In principle, acquisitions are an alternative to strategic alliances. But an acquisition is a blunt tool, often leading one to acquire more, for a higher price, than one needs. And some of the very resources one hopes to gain through acquisition-such as the close government relationship that in many countries confers insider status or the commitment of key scientists to do their best-may not survive the transaction. Further, as companies refocus around core competencies, it makes less and less sense to acquire only part of a business; disconnected from its supporting competencies, the part loses some of its value; yet acquiring the whole company might not be feasible nor desirable. The value of an acquisition, in any case, is often difficult to establish in advance, particularly in the context of underdeveloped markets and uncertain technologies. Alliances have therefore emerged as the vehicle of choice for many companies in both the race for the world and the race for the future.
Consider the case of Iridium., a broad alliance initiated by Motorola in the early 1990s to develop and build a global satellite-based mobile communications network. By ringing the earth with sixty-six low-orbit satellites, Motorola planned to overcome the limitations of ground-based cellular phone networks and leapfrog its competitors. Unlike current cellular systems, Iridium's would use its satellites to beam signals directly to and from small phone handsets. Iridium. was Motorola's bet both on the complete globalization of wireless telecommunications and on its concentration in a few global networks.
To implement its ambitious project, Motorola needed funds, traffic rights, and complementary capabilities (particularly for space technologies). To secure these, it brought together an exceptional coalition of seventeen equity-holding partners, including local national telecommunications companies, whose concerns over the bypassing of their infrastructures (and their traffic fee collection process) had to be placated, and an array of industrial partners, including Raytheon, Lockheed Martin, Krunichev Enterprise (the Russian launch rocket supplier), China Great Wall, and Nippon Iridium (itself an alliance of eighteen Japanese partners). The inclusion of these industrial partners had a clear purpose: to provide the technologies that Motorola needed but could not (or did not wish to) master, from ground communication to the whole range of very demanding technologies inherent to space-based communications. And it needed them fast. Other consortia, notably Globalstar, led by Loral, a specialist in space communications and defense technologies, were racing for the same opportunity.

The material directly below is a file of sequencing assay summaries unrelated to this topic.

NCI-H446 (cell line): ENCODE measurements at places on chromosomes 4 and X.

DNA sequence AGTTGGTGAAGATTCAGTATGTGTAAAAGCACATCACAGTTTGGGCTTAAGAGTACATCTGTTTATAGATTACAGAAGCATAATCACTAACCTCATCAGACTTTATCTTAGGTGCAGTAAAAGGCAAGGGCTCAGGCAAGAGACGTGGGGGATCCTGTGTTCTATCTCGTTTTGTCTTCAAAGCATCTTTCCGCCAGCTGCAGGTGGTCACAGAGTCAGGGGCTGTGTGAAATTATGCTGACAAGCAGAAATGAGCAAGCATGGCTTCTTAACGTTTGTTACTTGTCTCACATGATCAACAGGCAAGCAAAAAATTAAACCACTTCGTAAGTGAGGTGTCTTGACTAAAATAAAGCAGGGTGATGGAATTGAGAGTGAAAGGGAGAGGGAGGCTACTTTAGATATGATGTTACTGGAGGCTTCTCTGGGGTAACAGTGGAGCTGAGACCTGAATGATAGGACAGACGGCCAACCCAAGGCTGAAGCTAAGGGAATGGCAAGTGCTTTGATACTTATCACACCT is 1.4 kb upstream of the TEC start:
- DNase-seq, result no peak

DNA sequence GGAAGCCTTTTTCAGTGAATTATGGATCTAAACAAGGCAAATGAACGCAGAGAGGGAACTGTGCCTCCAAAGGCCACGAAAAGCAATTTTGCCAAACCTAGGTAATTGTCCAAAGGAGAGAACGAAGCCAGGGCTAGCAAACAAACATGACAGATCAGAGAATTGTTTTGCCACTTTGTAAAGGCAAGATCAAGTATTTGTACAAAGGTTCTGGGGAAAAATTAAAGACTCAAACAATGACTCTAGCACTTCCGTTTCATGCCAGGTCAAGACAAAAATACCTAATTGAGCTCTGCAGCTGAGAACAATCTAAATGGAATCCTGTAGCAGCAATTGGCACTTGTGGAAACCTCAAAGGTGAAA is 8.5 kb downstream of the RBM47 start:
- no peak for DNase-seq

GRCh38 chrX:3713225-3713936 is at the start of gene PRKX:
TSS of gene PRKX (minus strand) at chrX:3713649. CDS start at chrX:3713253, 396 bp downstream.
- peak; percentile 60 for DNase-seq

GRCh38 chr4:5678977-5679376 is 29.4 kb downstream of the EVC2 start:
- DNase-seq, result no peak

The first Iridium satellite launches took place in 1997, with wireless global telecommunication services slated to begin in late 1998. The $3.4 billion investment is intended to capture most of the demand from "high-end" travelers around the world and to bolster Motorola's leadership in cellular communications. For Motorola and its partners, Iridium was (and remains) a formidable bet....
|1||The New Alliance Game||1|
|2||Discovering Value in Alliances||33|
|3||Conceiving the Alliance for Value Creation||57|
|4||Securing Strategic Compatibility||93|
|5||Designing for Cooperation||119|
|7||Managing Learning and Adjustment over Time||169|
|8||Managing the Balance of Power and Dependence||195|
|9||Managing Multiple Alliances||221|
|10||Building Collaborative Advantage||251|
|App||Assessing a Strategic Alliance||263|
|About the Authors||315|
Posted July 9, 2001
The goal of the book is to help managers and companies to become more successful in creating and guiding strategic alliances. It offers conceptual and practical tools for analysing alliances, whereby the authors use a several examples of successful and unsuccessful partnerships. The authors describe the purposes of alliances (co-option, cospecialisation, learning and internalisation), compare modern alliances with traditional joint-ventures, value creation in partnerships, and the management (of a web) of alliances. This book provides a good, solid framework for management of partnerships, which is supported by numerous, clear examples.Was this review helpful? Yes NoThank you for your feedback. Report this reviewThank you, this review has been flagged.